Are Your Yoga Pants Bad for the Planet?

Are Your Yoga Pants Bad for the Planet?

Published on
April 5, 2016

What if our daily yoga practice is causing harm to the environment? What if those attractive and comfortable yoga pants we practically live in are killing the planet we live on? Ahimsa, one of the niyamas in Patanjali’s eight limbs of yoga, means do no harm to yourself or the world around you. Even yogis who don’t practice the eight limbs of yoga preach kindness, compassion, and consciousness to others and to the environment. Science supports the argument that yoga pants are in fact bad for the planet. The good news is there are plenty of alternative eco-friendly options for your yoga wardrobe.

Why synthetic fabrics are bad for the environment

Synthetic fabrics including polyester, nylon, and rayon are commonly used to make yoga pants. Many synthetic fabrics are harmful to the environment. According to the National Center for Biotechnology Information (NCBI), polyester, the most widely used manufactured fiber, is made out of petroleum, which is not biodegradable, uses a lot of energy to manufacture, and releases harmful chemicals into the wastewater produced during the manufacturing process.

As for nylon, it’s not much better. According to the Natural Resources Defense Council (NRDC), nylon is made from oil and takes a lot of energy to produce. A study conducted by the NCBI found that the harmful greenhouse gas nitrous oxide is a byproduct of nylon manufacturing. In 1991 The New York Times reported that an estimated 4.5 billion pounds of adipic acid is produced every year through manufacturing nylon, and nitrous oxide yield is at about a 1:1 ratio to nylon yield.

Rayon is another harmful material as it requires a significant amount of non-renewable resources to grow, manufacture, and produce. According to the NRDC the manufacturing of rayon requires high levels of water and energy use in addition to producing harmful amounts of pollution.

In addition to their toxic manufacturing process, many of these materials also release harmful microfibers every time they are put through the washing machine. Ecologist Mark Browne told The Guardian that around 1,900 microfibers can come off of each piece of clothing in the washing machine. These microfibers eventually make their way to the ocean and contribute to the nearly 315 pounds of plastic already in the ocean. Just another reason to check the tag before buying your next pair of yoga pants.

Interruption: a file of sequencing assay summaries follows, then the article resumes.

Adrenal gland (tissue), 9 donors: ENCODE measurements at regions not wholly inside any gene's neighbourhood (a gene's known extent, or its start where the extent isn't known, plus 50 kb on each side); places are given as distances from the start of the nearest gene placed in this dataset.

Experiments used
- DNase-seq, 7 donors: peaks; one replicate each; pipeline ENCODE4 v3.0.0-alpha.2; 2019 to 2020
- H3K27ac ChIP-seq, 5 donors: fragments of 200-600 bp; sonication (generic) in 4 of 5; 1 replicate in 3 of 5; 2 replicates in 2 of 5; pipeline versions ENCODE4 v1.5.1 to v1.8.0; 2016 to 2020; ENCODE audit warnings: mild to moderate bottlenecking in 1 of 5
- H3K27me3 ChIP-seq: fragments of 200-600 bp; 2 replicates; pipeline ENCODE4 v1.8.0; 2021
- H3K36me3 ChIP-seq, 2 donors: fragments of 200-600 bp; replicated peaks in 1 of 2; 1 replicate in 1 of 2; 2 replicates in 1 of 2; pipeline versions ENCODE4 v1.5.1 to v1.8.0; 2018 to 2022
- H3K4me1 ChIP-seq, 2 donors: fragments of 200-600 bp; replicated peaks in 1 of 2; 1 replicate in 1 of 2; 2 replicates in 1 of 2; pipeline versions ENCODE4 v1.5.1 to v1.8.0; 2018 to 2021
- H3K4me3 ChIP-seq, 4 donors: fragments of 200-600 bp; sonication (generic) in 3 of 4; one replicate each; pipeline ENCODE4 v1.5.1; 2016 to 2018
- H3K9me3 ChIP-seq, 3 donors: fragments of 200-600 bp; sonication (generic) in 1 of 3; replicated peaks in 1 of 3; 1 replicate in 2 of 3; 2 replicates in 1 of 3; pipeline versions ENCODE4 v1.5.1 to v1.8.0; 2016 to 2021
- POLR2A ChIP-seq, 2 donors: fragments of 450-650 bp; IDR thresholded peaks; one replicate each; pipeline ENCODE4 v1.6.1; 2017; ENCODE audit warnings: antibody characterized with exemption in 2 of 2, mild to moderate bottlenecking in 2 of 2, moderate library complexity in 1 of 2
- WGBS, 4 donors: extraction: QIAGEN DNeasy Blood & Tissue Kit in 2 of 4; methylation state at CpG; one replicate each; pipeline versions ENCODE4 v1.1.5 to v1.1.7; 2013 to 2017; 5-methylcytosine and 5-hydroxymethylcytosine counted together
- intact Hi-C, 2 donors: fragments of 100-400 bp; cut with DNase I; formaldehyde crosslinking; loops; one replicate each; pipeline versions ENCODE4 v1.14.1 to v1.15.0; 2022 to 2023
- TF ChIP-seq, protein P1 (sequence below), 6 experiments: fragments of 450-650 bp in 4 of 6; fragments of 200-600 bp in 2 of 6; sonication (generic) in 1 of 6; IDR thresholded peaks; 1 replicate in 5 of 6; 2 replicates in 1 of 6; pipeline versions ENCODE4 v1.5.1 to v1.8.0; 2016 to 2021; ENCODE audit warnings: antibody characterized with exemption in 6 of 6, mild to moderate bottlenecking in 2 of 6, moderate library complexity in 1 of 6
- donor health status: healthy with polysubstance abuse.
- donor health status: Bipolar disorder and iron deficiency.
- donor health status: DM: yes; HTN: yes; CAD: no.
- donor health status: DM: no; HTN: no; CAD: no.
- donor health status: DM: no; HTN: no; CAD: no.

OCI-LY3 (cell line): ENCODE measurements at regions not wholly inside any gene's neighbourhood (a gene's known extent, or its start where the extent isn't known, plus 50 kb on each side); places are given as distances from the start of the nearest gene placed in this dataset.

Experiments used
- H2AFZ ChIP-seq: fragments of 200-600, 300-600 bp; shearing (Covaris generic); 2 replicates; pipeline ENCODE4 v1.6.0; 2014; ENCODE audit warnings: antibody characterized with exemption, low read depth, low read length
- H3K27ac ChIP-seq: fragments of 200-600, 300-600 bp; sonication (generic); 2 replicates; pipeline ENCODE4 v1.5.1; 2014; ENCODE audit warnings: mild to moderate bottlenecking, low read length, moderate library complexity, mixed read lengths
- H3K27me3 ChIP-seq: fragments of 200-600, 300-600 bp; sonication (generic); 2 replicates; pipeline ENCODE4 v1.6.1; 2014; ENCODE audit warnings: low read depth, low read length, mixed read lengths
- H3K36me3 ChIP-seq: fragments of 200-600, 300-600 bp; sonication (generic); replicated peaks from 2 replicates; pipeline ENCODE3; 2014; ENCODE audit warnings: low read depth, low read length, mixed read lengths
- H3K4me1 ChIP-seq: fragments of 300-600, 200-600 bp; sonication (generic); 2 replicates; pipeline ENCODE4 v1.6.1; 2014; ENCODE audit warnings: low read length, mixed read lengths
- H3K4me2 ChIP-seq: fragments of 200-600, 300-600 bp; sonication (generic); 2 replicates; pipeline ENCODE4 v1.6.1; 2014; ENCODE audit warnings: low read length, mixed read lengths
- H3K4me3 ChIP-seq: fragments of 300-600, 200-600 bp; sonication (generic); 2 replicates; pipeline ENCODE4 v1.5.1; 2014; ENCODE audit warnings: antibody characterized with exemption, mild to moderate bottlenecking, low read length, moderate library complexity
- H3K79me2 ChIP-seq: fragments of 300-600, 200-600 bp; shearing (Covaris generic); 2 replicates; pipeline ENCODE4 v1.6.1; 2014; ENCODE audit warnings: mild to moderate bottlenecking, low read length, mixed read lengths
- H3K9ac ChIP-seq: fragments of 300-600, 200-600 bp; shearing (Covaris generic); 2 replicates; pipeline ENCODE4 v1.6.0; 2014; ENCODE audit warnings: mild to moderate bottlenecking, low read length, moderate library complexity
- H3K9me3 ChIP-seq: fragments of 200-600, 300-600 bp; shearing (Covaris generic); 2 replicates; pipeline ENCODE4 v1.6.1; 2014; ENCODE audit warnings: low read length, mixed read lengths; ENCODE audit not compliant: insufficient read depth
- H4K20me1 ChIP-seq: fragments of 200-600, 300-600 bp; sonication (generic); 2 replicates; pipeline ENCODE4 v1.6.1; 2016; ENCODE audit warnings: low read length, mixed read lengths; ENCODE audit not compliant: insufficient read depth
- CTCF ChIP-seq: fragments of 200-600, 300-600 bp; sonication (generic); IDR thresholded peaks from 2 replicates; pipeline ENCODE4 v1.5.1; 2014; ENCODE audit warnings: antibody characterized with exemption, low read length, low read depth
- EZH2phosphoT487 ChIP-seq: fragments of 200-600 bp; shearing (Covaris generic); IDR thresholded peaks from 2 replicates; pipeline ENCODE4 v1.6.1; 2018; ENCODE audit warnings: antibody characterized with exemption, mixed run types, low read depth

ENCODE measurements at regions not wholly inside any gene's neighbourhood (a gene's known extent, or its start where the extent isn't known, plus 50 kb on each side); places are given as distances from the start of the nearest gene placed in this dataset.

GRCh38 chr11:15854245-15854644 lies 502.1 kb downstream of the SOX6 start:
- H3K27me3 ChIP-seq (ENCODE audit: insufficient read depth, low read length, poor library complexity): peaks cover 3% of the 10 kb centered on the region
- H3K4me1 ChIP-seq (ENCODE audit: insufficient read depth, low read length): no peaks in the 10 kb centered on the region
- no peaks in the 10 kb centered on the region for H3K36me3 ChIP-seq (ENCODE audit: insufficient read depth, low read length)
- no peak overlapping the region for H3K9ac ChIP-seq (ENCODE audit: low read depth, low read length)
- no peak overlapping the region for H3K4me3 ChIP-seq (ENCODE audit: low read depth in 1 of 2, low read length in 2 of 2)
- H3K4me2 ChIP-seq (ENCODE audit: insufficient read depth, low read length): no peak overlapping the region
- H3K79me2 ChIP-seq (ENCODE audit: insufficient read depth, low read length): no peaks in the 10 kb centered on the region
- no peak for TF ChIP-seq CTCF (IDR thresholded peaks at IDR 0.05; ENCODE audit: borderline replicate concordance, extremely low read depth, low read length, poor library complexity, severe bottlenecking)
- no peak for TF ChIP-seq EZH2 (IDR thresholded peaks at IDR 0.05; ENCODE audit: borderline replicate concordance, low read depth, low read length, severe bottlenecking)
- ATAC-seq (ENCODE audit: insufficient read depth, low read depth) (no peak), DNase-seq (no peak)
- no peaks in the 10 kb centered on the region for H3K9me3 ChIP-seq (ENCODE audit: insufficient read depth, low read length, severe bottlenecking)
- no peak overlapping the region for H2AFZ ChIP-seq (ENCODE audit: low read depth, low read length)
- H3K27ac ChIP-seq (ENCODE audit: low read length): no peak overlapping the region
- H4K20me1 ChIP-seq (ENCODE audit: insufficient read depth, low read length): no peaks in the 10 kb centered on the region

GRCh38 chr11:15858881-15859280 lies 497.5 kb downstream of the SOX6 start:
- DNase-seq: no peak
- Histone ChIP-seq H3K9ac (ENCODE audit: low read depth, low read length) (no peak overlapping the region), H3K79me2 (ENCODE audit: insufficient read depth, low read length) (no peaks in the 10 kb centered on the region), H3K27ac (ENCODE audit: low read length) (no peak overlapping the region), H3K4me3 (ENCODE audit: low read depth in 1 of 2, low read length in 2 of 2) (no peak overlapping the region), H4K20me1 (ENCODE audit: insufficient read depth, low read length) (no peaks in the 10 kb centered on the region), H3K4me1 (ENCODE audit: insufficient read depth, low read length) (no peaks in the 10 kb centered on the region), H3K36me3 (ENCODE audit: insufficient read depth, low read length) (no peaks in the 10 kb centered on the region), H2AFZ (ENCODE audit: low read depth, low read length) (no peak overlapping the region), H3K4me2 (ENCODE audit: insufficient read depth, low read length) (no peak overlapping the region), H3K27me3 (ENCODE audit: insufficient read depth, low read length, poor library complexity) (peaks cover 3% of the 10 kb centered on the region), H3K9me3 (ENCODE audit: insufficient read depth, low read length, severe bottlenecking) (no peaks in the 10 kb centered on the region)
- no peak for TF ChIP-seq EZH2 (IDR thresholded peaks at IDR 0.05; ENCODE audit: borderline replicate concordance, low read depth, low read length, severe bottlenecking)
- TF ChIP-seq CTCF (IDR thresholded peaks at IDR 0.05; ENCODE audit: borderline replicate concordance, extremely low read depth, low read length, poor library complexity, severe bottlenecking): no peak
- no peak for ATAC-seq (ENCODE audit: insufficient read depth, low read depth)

Alternative options to keep your practice earth-friendly

Just because your average pair of yoga pants is less-than-ideal for the environment doesn’t mean you have to give up comfortable, durable, practical, and stylish yoga attire. There are plenty of amazing companies dedicated to producing great quality yoga clothing in a way that is earth-conscious. Check out some of our favorite eco-friendly yoga brands. Wherever you choose to shop, you can follow this buying guide to ensure you are making the most eco-friendly choice possible.

Most Eco-Friendly Yoga Clothing MaterialsLeast Eco-Friendly Yoga Clothing Materials
Recycled Polyester
Organic Wool
Organic Cotton
Rayon (Viscose)
Non-Recycled Polyester
Non-Organic Wool
Non-Organic Cotton

There are pros and cons to every kind of material, but in general sticking to the above chart will help ensure your yoga wardrobe isn’t causing harm to the environment. Do you have a favorite eco-fabric we didn’t mention? Why do you think it is important to make eco-conscious decisions when buying yoga products or any products for that matter? Let us know in the comments below!

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Sarah Dittmore Avatar
About the author
Born and raised in California, Sarah Dittmore is a traveler at heart who has been inspired by the people and places she’s discovered. While in India her host father introduced her to yoga, which has helped her explore the world with an open heart and a free spirit. When Sarah returned to the US she earned her 200-hour teaching certificate from Yoga Garden SF. Soon after she completed her Level 1 Reiki training with Robin Powell. Sarah believes that every inch of this world is worth exploring and has made it her mission to do just that. Today, Sarah lives her dream teaching yoga around the world and working as a freelance writer. If you’ve ever wondered what it’s like to be a traveling yogi, you can follow her journey on Instagram.
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